That’s led to the creation of more service-led VC models like Sweat Equity Ventures, which “earn” their cap table stake through engineering work for startups among other services (while also offering capital). As these operational VC firms and angel investors proliferate though, how do you find the right ones for your startup?

What you need is a Conduit to great investors, and that’s precisely what Edward Lando and Sree Kolli and their team have been building.

Lando and Kolli have been angel investing from New York City together for a number of years, but increasingly felt that they needed a scalable way to connect their startups to quality operational VCs. Starting from their own networks and expanding organically, they slowly built up Conduit in private beta since January, officially launching to the public today.

Conduit founders Edward Lando and Sree Kolli. Photo via Conduit

So what exactly is Conduit? It’s essentially a matchmaking service for founders and investors. Founders looking for investors setup free profiles of their startups on the platform and then can search for investors based on criteria like investment sector (like “Finance” or “E-commerce”), expertise areas (“Business Development” or “Operations”), and which rounds an investor typically participates in. Founders can also include a short video to give their profile more personality.

On the reverse side, investors can setup profiles giving their specializations and investment areas of interest, and then they can browse available startups and click to get introduced.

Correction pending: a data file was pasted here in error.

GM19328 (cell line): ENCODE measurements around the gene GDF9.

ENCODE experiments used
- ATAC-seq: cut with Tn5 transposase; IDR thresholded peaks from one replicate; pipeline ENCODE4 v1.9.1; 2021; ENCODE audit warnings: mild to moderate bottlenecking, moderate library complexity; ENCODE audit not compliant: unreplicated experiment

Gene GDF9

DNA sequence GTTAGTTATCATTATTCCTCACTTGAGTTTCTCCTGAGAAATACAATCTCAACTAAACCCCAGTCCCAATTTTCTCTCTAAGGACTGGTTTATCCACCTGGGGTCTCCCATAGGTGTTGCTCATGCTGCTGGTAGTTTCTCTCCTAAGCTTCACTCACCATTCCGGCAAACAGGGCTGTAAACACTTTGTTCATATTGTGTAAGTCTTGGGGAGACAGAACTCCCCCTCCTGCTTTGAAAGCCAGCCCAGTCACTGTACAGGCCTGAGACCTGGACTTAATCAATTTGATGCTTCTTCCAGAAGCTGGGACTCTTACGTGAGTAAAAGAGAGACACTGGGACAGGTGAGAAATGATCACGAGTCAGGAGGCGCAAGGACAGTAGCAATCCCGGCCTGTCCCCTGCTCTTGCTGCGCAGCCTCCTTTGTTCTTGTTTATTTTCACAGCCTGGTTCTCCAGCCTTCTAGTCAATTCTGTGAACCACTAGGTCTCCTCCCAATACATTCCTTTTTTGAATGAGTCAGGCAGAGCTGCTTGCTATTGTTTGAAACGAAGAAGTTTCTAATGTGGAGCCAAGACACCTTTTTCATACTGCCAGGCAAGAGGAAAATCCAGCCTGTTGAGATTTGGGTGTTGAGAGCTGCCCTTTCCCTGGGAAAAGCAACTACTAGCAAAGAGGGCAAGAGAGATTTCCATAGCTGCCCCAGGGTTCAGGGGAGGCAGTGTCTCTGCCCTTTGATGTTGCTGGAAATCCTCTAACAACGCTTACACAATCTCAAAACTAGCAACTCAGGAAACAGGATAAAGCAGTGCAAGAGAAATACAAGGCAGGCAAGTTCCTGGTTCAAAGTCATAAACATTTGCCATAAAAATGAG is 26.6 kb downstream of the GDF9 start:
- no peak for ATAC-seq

There are a couple of interesting mechanics here. Whereas the profiles are free for startups, investors either get a limited set of introductions or have to pay a subscription fee to get more introductions to founders. So Conduit’s revenue model relies on the (hopefully more) flush investor side of the marketplace. Right now, there is only one tier of subscription, although the team is thinking about a “super special tier” that might include early access to some startup fundraises.

Second, many of the elements of the marketplace are curated by the Conduit team. Both investors and startups applying for access to the platform go through an application process and are vetted by the Conduit team. On top of that, the team works to optimize introductions — hopefully to increase the rate of success and the quality of matches. Lando described this as a “white-globe approach” that has been helpful to both founders and investors in their initial testing.

Lando described “the jackpot scenario” as “a startup, you get someone who is super knowledgeable about a problem you’re facing to also just wire you money — so they pay you to also just help you.”

Right now, Conduit only helps connect founders and investors together — the platform doesn’t actually facilitate or broker the underlying startup investment.

In addition to the marketplace, Conduit hosts “office hours” with prominent founders like Jennifer Fleiss of Rent the Runway to discuss specific operational challenges and also has compiled a number of market maps and other operational guidebooks for founders to take advantage of.

Lando and Kolli share an ambition of making it easier for founders to secure funding and get back to building. Kolli said that “I think Conduit is uniquely positioned to not only democratize on the founder side but also on the capital front,” pointing out that family offices in particular have been receptive to getting easier access to startups. For his part, Lando emphasized that he believes much of the world’s capital is effectively wasted on “real estate stuff, or bonds or ETFs or what not” and that even fractionally moving more of that capital to venture could dramatically improve the world and the pace of innovation.

Ultimately, Conduit has a bit of the feel of AngelList — but without the crowds. Whether it can scale carefully to maintain quality on both the startup and investor side without diluting that high value will be the company’s biggest challenge going forward. For startups today, assuming you get through the velvet rope line, an investment may well be a click away.